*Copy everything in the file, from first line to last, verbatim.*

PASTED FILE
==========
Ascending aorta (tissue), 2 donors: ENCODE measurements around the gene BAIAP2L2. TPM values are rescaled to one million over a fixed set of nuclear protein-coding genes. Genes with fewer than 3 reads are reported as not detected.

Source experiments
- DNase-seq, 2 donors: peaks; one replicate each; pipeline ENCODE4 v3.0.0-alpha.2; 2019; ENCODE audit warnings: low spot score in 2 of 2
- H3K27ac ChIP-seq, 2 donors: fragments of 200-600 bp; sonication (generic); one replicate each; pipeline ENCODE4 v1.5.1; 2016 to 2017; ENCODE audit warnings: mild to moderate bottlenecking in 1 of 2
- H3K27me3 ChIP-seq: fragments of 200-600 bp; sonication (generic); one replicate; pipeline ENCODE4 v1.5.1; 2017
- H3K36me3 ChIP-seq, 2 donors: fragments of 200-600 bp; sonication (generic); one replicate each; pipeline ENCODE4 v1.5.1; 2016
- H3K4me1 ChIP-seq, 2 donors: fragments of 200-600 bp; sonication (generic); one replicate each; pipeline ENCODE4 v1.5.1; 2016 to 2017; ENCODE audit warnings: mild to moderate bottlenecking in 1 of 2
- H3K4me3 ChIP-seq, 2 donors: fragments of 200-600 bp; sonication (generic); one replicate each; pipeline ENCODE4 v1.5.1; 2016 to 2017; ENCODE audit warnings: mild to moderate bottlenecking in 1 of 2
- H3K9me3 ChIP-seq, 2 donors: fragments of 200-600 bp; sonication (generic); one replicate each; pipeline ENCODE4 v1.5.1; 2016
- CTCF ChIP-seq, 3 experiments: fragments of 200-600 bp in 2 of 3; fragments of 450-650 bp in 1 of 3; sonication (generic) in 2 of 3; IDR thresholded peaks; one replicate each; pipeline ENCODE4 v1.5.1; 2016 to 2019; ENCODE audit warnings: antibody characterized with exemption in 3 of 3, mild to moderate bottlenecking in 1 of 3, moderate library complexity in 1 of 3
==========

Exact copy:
Ascending aorta (tissue), 2 donors: ENCODE measurements around the gene BAIAP2L2. TPM values are rescaled to one million over a fixed set of nuclear protein-coding genes. Genes with fewer than 3 reads are reported as not detected.

Source experiments
- DNase-seq, 2 donors: peaks; one replicate each; pipeline ENCODE4 v3.0.0-alpha.2; 2019; ENCODE audit warnings: low spot score in 2 of 2
- H3K27ac ChIP-seq, 2 donors: fragments of 200-600 bp; sonication (generic); one replicate each; pipeline ENCODE4 v1.5.1; 2016 to 2017; ENCODE audit warnings: mild to moderate bottlenecking in 1 of 2
- H3K27me3 ChIP-seq: fragments of 200-600 bp; sonication (generic); one replicate; pipeline ENCODE4 v1.5.1; 2017
- H3K36me3 ChIP-seq, 2 donors: fragments of 200-600 bp; sonication (generic); one replicate each; pipeline ENCODE4 v1.5.1; 2016
- H3K4me1 ChIP-seq, 2 donors: fragments of 200-600 bp; sonication (generic); one replicate each; pipeline ENCODE4 v1.5.1; 2016 to 2017; ENCODE audit warnings: mild to moderate bottlenecking in 1 of 2
- H3K4me3 ChIP-seq, 2 donors: fragments of 200-600 bp; sonication (generic); one replicate each; pipeline ENCODE4 v1.5.1; 2016 to 2017; ENCODE audit warnings: mild to moderate bottlenecking in 1 of 2
- H3K9me3 ChIP-seq, 2 donors: fragments of 200-600 bp; sonication (generic); one replicate each; pipeline ENCODE4 v1.5.1; 2016
- CTCF ChIP-seq, 3 experiments: fragments of 200-600 bp in 2 of 3; fragments of 450-650 bp in 1 of 3; sonication (generic) in 2 of 3; IDR thresholded peaks; one replicate each; pipeline ENCODE4 v1.5.1; 2016 to 2019; ENCODE audit warnings: antibody characterized with exemption in 3 of 3, mild to moderate bottlenecking in 1 of 3, moderate library complexity in 1 of 3